When the phrase "Middle East Peace Process" began to gain currency in the 1990s, the Western media defined the peace process as an end to the hostilities between Palestinians and Israelis. The politicians talked peace, former President Clinton read his eloquently prepared speech, self-proclaimed experts analyzed the handshake, the cameras rolled and the editors in the back room cut and spliced, and, "Voila!" The Middle East Peace Process was born. In a flash, the American media depicted a "willing" Israel sitting down with a "changed" Yasser Arafat to discuss peace.
The drama, however, wouldn't be complete without some scenes of Palestinian civilians smiling, dancing and waving their cherished flag.
It has been nearly fifteen years since the Oslo Peace Accords were signed, yet, peace has not yet materialized in the region. So what went wrong?
There is a Sanskrit proverb that says, "When understanding is demented, destruction is near." The peace process was formulated with a demented understanding of the conflict. Instead of a Palestinian state emerging, we find Israel gradually continuing its expansionist policies, using the peace process to buy time and—in the words of Israel's Deputy Minister of Defense—pursuing a "holocaust" to punish Palestinians for resisting its policies. So, let us look at this issue from the beginning of the peace process and now. What changed in the lives of Palestinians since the signing of the Oslo Accords?
Let us begin answering the question by looking at the root of the conflict. Did the institutionalized racism come to end? The heart of the conflict is not over land, but has sprung out of institutionalized racism. Rabbi Elmer Berger is the founding executive director of the American Council for Judaism, which is based in Florida and founded in 1942. ACJ does not believe that only Jews are God's chosen people, but recognizes all of God's people.
Berger explains, in an interview with Grace Halsell, that "the Zionists did not draft a constitution for their new Jewish-Zionist state. Rather, they passed 'Basic Laws' that protect and elevate those of one religion and denigrate those of other faiths."
The racist laws that Berger mentions did not end since the signing of the accords. Some examples are: Jews are allowed to appropriate (steal), settle and buy Arab land, while Arabs cannot buy Jewish land or even build on their own land.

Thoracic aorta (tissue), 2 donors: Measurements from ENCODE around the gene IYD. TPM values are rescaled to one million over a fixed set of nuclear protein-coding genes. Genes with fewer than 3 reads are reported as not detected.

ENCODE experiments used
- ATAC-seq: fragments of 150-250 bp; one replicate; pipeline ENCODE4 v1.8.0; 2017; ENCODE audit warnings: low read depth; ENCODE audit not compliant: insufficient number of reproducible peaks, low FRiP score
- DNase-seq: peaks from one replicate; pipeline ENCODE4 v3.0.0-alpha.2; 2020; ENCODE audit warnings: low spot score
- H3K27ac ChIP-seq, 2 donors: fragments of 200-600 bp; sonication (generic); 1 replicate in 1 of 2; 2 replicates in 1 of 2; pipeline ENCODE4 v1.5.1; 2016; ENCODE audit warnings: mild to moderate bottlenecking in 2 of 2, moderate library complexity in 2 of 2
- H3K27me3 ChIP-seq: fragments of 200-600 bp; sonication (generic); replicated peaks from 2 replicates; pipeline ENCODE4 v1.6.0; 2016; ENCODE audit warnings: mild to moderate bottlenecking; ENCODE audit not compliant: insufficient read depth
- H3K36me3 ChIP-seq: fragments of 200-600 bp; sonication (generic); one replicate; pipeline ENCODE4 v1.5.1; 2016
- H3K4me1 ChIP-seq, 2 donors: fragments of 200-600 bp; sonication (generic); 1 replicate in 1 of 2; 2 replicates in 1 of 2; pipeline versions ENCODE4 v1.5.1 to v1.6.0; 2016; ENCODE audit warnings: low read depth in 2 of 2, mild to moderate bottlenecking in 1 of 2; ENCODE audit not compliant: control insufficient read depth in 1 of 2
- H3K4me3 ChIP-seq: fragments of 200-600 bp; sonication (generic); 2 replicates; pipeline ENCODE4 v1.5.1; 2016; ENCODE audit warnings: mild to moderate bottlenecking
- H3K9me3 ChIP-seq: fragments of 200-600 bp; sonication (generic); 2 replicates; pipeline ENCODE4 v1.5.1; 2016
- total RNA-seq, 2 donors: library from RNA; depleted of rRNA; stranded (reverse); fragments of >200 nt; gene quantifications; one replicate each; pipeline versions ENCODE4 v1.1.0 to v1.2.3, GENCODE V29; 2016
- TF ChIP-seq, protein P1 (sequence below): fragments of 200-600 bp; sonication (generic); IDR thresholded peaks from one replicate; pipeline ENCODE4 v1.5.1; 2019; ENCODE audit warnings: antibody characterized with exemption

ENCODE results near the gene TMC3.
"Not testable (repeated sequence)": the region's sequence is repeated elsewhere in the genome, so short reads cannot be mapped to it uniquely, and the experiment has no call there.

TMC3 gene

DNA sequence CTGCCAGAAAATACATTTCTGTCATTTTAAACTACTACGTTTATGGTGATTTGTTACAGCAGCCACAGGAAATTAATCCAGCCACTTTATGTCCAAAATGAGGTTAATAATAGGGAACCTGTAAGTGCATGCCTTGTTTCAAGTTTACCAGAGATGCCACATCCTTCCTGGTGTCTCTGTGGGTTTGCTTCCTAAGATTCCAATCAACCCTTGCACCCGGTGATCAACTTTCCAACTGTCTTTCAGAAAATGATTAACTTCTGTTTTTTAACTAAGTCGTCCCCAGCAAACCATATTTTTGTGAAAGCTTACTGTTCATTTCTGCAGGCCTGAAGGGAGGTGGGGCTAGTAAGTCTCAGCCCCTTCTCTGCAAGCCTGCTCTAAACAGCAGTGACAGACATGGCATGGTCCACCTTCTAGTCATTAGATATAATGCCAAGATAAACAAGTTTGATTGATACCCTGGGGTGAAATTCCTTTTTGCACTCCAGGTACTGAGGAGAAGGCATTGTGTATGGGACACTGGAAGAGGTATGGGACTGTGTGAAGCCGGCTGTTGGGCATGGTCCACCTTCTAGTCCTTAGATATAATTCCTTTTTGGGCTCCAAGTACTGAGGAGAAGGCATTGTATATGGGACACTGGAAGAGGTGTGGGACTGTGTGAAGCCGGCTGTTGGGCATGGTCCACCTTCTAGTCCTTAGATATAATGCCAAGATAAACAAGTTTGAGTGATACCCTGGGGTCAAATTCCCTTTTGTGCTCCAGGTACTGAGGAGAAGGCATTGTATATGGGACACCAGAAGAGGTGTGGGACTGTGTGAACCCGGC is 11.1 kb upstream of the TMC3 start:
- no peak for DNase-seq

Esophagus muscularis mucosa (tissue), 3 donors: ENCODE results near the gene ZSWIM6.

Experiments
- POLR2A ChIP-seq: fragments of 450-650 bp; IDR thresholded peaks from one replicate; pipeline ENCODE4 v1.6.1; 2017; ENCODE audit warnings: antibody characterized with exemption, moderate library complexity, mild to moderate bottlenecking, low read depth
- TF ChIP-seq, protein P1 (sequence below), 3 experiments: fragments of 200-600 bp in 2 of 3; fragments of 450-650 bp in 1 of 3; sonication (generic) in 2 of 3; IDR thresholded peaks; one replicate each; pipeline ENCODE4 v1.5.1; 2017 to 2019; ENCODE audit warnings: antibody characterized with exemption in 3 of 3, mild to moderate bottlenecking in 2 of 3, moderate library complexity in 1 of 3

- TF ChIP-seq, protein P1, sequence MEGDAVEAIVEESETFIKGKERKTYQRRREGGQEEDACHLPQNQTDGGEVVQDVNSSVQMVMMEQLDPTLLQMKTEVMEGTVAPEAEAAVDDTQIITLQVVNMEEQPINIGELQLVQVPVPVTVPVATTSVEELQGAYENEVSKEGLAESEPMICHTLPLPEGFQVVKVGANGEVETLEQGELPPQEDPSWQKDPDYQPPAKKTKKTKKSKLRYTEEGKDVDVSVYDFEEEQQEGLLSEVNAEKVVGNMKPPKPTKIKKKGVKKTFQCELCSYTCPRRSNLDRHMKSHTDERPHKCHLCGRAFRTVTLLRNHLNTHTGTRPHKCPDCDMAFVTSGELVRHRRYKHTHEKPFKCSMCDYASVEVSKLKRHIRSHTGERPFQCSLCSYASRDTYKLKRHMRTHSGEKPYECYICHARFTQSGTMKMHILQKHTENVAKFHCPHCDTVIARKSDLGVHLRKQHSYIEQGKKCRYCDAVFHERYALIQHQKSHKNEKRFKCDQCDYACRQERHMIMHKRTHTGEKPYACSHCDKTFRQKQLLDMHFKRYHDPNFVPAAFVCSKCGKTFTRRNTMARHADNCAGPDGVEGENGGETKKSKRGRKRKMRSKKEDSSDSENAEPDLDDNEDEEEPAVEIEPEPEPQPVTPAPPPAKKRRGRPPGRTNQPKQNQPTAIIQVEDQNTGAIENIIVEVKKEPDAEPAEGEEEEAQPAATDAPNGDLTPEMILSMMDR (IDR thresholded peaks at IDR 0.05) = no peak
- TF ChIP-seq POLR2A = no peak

Any Jew in the world can come and attain citizenship in Israel, while the 4 million Palestinian refugees are denied the right of return to their homeland.
Moreover, Jewish settlers who kill and massacre Palestinians receive a light punishment, if any. See this Youtube video of Jewish settlers harassing Palestinians in plain view of Israeli soldiers who do nothing: http://www.youtube.com/watch?v=ez2l4BltoKA
However, Palestinians who kill are considered by Israel to be "organized" and falsely connected to humanitarian organizations, schools and clinics to help justify the closures of these institutions. The punishment is severe, and can include the demolition of their homes, leaving their families homeless. From October 2001 to January 2005, Israeli government demolished 668 homes in the Occupied Territories as punishment. How many predominantly Jewish or Jewish-only villages were razed after Settlers attacked Palestinians? None.
There also are laws that deny Palestinians compensation if they are brutalized by Israeli soldiers. For case studies describing soldiers' brutality against Palestinians, check out the Israeli Information Center for Human Rights in the Occupied Territories, www.btselem.org/English/Beating_and_Abuse
Did the military checkpoints end as promised by Oslo Peace Accords? No. The military occupation of the Palestinian territories still continues; the humiliation at checkpoints continues. Again, B'Tselem, an Israeli human rights organization, has many documented cases of Palestinians beaten at checkpoints and denied entry at times even for medical reasons.
Did the confiscation of Arab land end as promised? In the first two years after the accords were signed, Israel confiscated twice as much Palestinian land as it turned over to direct rule. More land was confiscated with the building of the apartheid wall, which snakes into Palestinian towns dissecting them from each other.
Some examples follow. In 1997, the Israeli government forcibly uprooted and evicted the 60 families from the Jahalin Bedouins, bulldozed their homes and moved them to a dump site.
In December of 2007, a community of Palestinian shepherds numbering 272 people in 37 families were forced off their land in Khirbet Qassa village by the Israeli military and are wandering the area with no place to go.